While Julia and Sarah’s stories were about moving forward, Zeek and Adam’s were more about letting go. The Luncheonette storyline feels like the one remaining outlier in Parenthood’s arsenal, a plot-driven story when most other stories have settled purely into character moments. That is, right up until the writers sneakily make this one a character story, too. Adam and Crosby’s disagreement on the future of the Luncheonette would be a season-spanning story in a normal season, with all the fights, stress, and back-and-forth brother tension you could expect from such a fissure. But there’s no time for that here; Adam decides to tell Crosby he’s moving on to do something new, which is forward and very un-Braverman. Adam’s certainty doesn’t last long, however: Jasmine pays him a visit and begs him to reconsider, and to help Crosby realize his dream. It’s an incredibly big thing for Jasmine to ask, and in other circumstances could have been a serious overstep, but she comes from such an obvious place of love and concern that it works, both on me and on Adam. What’s nice about Adam’s turnaround here is that it’s not just Jasmine’s one pep talk that makes him change his mind, it’s also Adam’s recognition that Crosby is in a tough place now, and it’s time for him to help his brother the way his brother helped him when he lost the shoe job. Although Kristina’s worried face makes me worried this decision isn’t going to stick, it’s nice to see Adam realize that—at least for now—his brother needs his support. It’s a nice full-circle moment.

The biggest letting go this week, however, is Zeek finally letting go of the old house. The moving storyline was such a big one for so long, right until Zeek’s health problems became more of a focus. The writers slyly bring it back around here by having Zeek’s illness unknowingly be a catalyst—you can’t tell me there’s any reason Zeek is so anxious to give Amber’s baby his Reggie Jackson baseball other than he knows he’s not going to be around much longer to give it to him. Searching for the baseball brings them back to the old house, where Zeek realizes he hid it in the rafters somewhere many years ago. When the get to the house, they see it changed; it’s a new color, and a new family is settled in. It’s seeing this new family, though, that causes Zeek to realize he can let go of his old house. Zeek and Camille raised a family there, had wonderful memories there, but they took those memories with them. “Let’s go home,” Zeek says, knowing home is where his family is now, not where they were then. The only thing Zeek leaves behind is that baseball, in the rafters for someone to find and use to make new memories.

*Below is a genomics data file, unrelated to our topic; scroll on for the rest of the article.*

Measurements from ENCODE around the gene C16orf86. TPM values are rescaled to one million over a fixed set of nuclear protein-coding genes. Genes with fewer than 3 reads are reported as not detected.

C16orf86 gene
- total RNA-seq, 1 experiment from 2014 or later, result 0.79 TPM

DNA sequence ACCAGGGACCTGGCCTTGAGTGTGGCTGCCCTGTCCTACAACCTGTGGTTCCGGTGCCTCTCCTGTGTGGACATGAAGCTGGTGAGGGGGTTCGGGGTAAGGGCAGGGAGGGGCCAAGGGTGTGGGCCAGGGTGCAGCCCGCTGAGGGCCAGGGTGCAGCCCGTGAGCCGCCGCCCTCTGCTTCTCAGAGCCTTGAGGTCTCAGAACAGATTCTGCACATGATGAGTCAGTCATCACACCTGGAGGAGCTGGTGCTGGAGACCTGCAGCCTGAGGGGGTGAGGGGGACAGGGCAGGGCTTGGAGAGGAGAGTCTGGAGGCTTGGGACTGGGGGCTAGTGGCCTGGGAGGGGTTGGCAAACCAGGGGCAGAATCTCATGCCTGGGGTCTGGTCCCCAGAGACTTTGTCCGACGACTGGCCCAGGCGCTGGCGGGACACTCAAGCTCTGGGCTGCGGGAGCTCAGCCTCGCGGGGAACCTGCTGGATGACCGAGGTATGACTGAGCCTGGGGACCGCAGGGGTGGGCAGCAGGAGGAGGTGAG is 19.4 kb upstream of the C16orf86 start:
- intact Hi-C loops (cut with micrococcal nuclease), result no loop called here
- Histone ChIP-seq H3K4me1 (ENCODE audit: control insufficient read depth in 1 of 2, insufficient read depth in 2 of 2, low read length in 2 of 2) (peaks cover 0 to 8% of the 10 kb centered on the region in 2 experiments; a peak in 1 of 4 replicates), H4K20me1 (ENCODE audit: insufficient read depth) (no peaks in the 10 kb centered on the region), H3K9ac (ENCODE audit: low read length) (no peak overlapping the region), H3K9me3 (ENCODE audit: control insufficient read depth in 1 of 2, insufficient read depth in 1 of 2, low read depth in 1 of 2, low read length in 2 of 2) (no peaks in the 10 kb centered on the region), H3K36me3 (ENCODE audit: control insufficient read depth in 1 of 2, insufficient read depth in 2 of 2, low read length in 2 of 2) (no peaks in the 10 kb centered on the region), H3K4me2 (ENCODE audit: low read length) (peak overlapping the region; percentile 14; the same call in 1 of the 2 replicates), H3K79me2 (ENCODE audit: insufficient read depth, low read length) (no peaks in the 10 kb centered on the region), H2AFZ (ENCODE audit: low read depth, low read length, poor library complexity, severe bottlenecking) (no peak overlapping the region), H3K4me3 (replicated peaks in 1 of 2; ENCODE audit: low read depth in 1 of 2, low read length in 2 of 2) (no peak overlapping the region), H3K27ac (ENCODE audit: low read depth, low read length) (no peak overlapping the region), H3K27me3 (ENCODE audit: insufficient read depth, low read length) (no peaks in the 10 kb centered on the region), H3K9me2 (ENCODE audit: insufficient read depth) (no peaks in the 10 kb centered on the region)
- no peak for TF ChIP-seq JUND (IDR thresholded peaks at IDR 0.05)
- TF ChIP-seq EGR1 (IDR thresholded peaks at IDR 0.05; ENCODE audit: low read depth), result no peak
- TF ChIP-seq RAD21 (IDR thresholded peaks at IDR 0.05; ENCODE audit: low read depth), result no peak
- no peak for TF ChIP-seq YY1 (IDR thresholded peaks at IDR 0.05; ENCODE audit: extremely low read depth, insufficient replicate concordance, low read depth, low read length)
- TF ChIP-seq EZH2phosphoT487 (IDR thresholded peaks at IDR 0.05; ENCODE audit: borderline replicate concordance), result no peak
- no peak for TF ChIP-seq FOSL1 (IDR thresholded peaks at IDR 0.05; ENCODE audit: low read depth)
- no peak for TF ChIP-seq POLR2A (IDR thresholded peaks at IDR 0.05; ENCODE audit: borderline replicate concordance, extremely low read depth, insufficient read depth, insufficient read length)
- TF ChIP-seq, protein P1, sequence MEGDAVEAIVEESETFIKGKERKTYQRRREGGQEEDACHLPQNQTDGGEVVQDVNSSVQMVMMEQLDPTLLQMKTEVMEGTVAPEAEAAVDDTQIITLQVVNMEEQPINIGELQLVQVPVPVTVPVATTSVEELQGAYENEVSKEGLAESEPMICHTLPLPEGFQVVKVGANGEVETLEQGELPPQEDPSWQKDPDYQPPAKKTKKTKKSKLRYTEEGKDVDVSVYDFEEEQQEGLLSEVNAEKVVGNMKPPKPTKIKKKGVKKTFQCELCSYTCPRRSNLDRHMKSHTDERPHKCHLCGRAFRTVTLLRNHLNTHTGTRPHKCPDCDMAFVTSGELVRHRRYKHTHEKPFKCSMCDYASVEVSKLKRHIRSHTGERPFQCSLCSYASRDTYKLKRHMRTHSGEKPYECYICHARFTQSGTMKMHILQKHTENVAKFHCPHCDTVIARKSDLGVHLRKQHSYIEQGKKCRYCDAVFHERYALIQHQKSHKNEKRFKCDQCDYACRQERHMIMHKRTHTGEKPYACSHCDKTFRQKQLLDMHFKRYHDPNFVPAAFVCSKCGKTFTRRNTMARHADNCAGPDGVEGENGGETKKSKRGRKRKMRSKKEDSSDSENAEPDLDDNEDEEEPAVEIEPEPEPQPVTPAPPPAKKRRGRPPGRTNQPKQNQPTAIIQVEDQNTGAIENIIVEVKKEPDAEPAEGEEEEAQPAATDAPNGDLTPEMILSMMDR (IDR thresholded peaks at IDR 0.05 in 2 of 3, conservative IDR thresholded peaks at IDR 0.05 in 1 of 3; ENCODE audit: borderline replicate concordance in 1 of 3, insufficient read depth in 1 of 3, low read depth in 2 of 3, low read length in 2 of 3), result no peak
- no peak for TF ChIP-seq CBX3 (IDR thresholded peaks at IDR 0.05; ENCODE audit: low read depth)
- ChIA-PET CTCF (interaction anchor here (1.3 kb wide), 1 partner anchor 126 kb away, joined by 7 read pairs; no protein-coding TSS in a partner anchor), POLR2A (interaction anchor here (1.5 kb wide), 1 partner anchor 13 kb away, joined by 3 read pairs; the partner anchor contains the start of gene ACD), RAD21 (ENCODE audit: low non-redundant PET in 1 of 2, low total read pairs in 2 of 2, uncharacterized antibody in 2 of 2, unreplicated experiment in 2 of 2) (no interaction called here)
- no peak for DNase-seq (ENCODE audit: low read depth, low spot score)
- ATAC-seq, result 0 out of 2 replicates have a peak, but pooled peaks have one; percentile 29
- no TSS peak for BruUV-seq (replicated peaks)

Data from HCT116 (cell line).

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Stray observations:

  • Braverman Of The Week: Adam, for putting his brother’s dreams ahead of his own disillusionment with the Luncheonette. Curious to see how this plays out in the coming two weeks.
  • Amber’s apartment has never bothered me in the past (except maybe she should lock her door because of murderers?) but raising a small baby there seems like not the best idea.
  • Joel squeezing under the bed, while the oldest gag in the book, absolutely tickled me. He has no “silencing the cell phone” game, however.
  • Poor Drew finally gets to actually apologize to Zeek about “ruining” his trip to France. Drew’s continued anxiety over this is a nice little character detail for him but man, although Zeek forgives him he was really kind of a jerk to do such a number on him! Drew didn’t actually ruin the trip!
  • Amber is finally freaking out about raising the baby alone. Who else thinks Ryan is going to show up with his act together in the next two episodes?